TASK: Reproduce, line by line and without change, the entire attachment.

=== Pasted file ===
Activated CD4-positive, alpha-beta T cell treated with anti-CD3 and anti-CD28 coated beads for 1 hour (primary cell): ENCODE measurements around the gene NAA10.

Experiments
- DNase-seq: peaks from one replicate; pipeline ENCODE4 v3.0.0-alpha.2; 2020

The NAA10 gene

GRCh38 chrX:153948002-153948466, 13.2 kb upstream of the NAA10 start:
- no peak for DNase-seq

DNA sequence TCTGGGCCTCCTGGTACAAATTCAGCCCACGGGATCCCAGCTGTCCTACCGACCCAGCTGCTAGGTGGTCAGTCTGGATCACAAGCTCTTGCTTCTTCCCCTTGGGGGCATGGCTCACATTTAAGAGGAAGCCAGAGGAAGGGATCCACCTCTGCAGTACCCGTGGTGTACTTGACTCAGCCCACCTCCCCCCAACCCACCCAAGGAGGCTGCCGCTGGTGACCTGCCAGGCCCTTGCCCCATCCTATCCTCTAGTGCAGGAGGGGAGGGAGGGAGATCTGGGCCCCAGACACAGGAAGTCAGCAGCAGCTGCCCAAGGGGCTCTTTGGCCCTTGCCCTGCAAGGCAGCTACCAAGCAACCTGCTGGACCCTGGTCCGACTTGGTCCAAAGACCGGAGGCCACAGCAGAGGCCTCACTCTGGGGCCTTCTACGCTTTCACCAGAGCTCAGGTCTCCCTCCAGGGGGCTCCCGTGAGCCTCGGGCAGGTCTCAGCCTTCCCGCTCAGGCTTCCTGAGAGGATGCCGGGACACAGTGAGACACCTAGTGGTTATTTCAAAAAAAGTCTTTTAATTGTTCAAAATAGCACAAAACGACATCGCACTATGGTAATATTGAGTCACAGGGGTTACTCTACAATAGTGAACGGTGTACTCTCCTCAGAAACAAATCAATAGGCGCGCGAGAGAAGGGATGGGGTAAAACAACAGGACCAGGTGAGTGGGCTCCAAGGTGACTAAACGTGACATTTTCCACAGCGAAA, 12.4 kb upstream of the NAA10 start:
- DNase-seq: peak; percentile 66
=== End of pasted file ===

Activated CD4-positive, alpha-beta T cell treated with anti-CD3 and anti-CD28 coated beads for 1 hour (primary cell): ENCODE measurements around the gene NAA10.

Experiments
- DNase-seq: peaks from one replicate; pipeline ENCODE4 v3.0.0-alpha.2; 2020

The NAA10 gene

GRCh38 chrX:153948002-153948466, 13.2 kb upstream of the NAA10 start:
- no peak for DNase-seq

DNA sequence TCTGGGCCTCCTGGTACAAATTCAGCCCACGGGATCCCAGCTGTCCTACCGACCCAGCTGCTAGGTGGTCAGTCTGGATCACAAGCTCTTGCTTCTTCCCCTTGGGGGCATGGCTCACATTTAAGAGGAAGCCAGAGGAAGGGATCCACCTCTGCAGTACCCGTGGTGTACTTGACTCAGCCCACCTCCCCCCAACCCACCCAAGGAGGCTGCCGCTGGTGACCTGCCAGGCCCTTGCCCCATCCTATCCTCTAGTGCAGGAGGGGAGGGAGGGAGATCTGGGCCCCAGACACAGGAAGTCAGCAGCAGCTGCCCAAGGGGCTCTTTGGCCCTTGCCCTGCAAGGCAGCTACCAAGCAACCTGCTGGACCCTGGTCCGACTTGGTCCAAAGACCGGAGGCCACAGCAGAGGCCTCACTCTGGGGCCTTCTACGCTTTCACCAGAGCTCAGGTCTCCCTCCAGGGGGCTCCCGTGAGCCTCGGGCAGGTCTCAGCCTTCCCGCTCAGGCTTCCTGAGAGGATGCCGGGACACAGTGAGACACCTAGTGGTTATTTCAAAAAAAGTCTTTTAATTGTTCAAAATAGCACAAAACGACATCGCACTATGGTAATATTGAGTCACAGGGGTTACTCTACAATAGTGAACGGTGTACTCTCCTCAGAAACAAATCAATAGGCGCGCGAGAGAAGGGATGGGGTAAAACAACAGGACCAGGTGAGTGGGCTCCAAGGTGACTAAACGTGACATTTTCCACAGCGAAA, 12.4 kb upstream of the NAA10 start:
- DNase-seq: peak; percentile 66